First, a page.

Ruth admits that she was terrified on her opening night. During the tag of I Put My Hand In, “I twist a little, stir a little, him a little, her a little…”, she was petrified of those lyrics as are other Dollys I have interviewed. It’s wordy AND it has to fit! She couldn’t get it right in rehearsal. She screwed it up almost every time, and the anticipation of that moment in the show was scary. She was afraid she would once again screw it up. Of course, she didn’t.

What makes a good Dolly?

Ruth believes that every woman who plays Dolly must have a modicum of charm and if not a strong personality, at least, a strong persona. Ruth says she can put on the charm and she has a strong personality. Dolly has to be warm.   Ruth has all of those qualities in spades.

By the time the show opened, they were in very good shape so Ruth doesn’t recall any tweaking once the show was up and running. Opening night was a wonderful occasion with many friends in the audience cheering her on. Coming out in her wedding gown, for the curtain call, that was designed for this production gave her a very strong sense of accomplishment. She was always the bridesmaid, never the bride. She usually played second banana. Here she was, the STAR of the show!  She’s had that experience twice and both times as Jerry’s girls, Dolly and Mame. She loves her Jerry Herman. “He’s a freaking genius”. She is so glad they finally honored him at the Kennedy Center Honors. She has known Jerry for many years. She knows Jerry from a production of Mack and Mable that she had done at Papermill Playhouse in 1988. She would go on to play Jacqueline in La Cage Aux Folles on Broadway in 2004. She got to know him even better then. She thinks Jerry is the nicest man in the world. She doesn’t  think there are many as talented as he. “He also has a heart as big as the ocean.”  She feels that that comes through in his work. He loves women, clearly. He writes so beautifully for them.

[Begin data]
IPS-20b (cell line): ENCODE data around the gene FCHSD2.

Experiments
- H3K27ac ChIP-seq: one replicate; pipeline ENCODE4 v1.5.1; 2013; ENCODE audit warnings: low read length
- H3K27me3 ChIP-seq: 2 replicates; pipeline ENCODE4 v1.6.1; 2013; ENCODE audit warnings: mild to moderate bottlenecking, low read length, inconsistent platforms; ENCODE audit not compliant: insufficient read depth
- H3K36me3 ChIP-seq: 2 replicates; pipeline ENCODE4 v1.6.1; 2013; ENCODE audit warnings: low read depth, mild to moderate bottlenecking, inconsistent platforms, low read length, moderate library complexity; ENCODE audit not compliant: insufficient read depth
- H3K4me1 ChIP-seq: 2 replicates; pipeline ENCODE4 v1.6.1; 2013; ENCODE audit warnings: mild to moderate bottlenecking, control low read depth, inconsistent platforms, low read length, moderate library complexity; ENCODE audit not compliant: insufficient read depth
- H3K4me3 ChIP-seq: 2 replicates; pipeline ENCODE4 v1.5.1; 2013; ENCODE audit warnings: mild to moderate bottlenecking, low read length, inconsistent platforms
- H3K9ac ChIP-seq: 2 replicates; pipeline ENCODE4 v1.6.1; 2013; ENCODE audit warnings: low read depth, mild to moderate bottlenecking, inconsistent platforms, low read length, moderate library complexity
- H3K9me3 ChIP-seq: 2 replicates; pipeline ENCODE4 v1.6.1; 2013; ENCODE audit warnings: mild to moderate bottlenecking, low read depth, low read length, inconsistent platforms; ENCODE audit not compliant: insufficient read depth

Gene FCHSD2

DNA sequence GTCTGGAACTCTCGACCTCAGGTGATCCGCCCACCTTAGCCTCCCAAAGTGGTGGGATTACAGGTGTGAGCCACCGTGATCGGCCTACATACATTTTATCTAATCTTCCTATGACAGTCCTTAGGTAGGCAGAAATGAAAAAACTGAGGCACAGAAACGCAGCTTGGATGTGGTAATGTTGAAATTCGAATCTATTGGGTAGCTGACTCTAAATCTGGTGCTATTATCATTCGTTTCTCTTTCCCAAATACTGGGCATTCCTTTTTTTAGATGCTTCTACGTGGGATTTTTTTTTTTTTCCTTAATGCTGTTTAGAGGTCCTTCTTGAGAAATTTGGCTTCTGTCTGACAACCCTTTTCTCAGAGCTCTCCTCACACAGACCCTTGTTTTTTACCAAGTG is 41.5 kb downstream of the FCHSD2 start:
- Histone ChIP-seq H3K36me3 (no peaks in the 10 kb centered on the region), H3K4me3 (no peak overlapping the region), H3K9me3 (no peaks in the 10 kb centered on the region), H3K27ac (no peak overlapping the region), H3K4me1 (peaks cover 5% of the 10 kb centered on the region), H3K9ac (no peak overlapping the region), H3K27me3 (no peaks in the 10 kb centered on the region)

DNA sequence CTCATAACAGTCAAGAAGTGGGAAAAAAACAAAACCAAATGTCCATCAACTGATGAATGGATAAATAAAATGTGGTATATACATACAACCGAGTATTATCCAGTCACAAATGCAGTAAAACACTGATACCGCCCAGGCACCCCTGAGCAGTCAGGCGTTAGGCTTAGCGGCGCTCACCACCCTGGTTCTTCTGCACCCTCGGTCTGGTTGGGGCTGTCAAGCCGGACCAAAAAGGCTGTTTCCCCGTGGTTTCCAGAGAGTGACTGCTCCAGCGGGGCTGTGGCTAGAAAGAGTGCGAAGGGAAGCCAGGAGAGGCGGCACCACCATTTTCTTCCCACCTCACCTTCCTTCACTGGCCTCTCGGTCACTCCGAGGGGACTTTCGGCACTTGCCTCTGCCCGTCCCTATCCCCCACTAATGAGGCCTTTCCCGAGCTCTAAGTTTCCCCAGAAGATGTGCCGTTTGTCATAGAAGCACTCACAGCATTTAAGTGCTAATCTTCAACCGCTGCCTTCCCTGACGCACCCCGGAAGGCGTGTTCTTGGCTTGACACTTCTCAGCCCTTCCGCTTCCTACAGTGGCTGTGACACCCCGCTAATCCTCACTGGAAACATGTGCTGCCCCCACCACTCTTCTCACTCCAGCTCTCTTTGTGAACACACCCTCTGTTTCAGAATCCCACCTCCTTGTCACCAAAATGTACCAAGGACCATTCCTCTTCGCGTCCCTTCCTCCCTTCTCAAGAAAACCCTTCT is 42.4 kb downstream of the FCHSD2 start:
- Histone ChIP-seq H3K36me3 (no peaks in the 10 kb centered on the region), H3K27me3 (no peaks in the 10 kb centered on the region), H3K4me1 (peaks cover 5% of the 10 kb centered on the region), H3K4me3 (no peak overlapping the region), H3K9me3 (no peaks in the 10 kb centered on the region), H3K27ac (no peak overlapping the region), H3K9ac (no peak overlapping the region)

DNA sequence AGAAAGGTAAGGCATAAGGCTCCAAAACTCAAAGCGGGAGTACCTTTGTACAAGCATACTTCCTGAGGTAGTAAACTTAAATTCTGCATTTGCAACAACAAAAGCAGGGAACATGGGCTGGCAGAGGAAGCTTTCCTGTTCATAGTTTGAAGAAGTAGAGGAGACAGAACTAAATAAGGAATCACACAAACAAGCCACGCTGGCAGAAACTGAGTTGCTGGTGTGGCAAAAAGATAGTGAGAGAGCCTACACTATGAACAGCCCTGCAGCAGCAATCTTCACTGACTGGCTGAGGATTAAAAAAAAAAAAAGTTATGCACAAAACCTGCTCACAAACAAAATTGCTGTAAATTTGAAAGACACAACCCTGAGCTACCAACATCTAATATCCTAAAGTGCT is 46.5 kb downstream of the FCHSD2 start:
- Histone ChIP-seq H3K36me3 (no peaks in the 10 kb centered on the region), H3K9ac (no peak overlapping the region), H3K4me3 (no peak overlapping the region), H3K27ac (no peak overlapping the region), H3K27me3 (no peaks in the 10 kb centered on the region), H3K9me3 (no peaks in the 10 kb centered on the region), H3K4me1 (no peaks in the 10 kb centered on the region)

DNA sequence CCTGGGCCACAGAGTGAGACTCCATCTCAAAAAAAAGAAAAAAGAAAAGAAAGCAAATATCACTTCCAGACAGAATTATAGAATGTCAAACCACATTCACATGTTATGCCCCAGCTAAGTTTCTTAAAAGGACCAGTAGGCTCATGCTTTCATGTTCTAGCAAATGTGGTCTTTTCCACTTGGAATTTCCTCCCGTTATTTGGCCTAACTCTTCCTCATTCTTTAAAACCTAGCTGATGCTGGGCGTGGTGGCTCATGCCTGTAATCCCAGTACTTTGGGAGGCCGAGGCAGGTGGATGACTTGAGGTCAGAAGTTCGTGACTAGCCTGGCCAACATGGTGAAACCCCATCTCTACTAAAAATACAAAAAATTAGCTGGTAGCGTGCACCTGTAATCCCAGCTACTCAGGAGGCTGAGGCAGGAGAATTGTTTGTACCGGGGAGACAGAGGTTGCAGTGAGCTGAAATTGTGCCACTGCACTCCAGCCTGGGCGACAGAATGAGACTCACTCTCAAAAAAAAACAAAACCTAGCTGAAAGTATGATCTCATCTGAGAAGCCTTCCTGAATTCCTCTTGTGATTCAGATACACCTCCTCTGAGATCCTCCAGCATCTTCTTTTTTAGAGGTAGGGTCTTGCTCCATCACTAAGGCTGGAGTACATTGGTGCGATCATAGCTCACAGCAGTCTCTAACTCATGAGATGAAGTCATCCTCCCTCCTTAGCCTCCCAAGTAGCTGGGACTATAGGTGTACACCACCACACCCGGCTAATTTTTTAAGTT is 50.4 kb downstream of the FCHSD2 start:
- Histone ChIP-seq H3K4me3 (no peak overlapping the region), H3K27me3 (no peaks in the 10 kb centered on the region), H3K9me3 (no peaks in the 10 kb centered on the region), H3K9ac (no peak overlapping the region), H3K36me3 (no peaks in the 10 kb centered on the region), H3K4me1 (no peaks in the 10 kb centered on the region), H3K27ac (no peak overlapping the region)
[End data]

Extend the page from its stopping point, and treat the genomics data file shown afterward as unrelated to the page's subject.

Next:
She experienced great joy doing Dolly. It’s such a fun ride. She always looks for the joy in her work. Since doing  Dolly, that show put her in touch with the true joy of performance. It rekindled that feeling from her youth. It was a happy time. She had so much fun doing it and she considers it the highlight of her career. She’ll always carry that with her.

Once the show settled into the run, she settled into a routine. As mentioned earlier, Ruth did have an hour drive to and from the theater each night. She tried to relax as much as possible. It is an exhausting show and she had to carry it. It was during the summer, so she would take out time to lie by her pool in LA. She would do a vocal warm up and go over lyrics each night before departing for the show.

Ruth’s best friend, Brian, who she lives with, was at both opening and closing night. He said the show had grown so much and that meant a lot to Ruth. That the show had evolved and blossomed.  She trusts his eye so it did carry weight.

The Biggest change Ruth has seen in this industry since first starting

The biggest change that Ruth has seen in this industry since first getting into it is that now it so youth oriented. When she walks into an audition now, casting directors are twenty five years young. A lot of them don’t know the history of the people who are walking into their offices. Years ago, Ruth worked with Alice Ghostly. Certainly everyone my age knows who she is. She would walk into casting offices in her later years and they didn’t know who she was! Casting directors need to be educated in who they are seeing and who they are casting. They just don’t have a history. I don’t think it has the heart it used to.

In closing, Ruth says it is so refreshing to see and play such a great part for an older woman who is so full of life and still so vital, a woman who still wants to find a man and still wants to succeed. She is getting by by the seat of her pants and her smarts. Unfortunately, Jerry did not see this production but let’s hope that the opportunity presents itself again and SOON!
Photo credit: Ruth Williamson and photographer: Alysa Brennan